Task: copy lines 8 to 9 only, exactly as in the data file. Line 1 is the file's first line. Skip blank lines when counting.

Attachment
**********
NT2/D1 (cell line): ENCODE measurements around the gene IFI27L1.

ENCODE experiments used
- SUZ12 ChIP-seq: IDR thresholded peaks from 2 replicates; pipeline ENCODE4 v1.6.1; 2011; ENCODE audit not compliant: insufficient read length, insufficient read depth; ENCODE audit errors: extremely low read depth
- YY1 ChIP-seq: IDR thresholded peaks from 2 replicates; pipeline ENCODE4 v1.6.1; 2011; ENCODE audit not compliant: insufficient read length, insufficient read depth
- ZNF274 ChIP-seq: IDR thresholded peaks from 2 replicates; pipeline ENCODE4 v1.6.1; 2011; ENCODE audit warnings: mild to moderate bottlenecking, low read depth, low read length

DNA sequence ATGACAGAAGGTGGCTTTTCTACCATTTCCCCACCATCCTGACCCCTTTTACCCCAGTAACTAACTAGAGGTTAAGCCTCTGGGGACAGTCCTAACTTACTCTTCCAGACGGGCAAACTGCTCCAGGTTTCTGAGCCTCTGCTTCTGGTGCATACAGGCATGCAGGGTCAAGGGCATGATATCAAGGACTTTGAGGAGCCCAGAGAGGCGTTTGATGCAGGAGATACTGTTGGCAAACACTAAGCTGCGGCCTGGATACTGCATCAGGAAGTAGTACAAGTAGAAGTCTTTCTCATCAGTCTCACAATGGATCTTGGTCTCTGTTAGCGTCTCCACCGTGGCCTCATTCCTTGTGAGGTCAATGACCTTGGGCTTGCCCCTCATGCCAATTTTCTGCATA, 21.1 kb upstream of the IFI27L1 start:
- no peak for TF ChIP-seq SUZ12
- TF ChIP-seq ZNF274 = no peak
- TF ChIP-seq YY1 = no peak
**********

- TF ChIP-seq ZNF274 = no peak
- TF ChIP-seq YY1 = no peak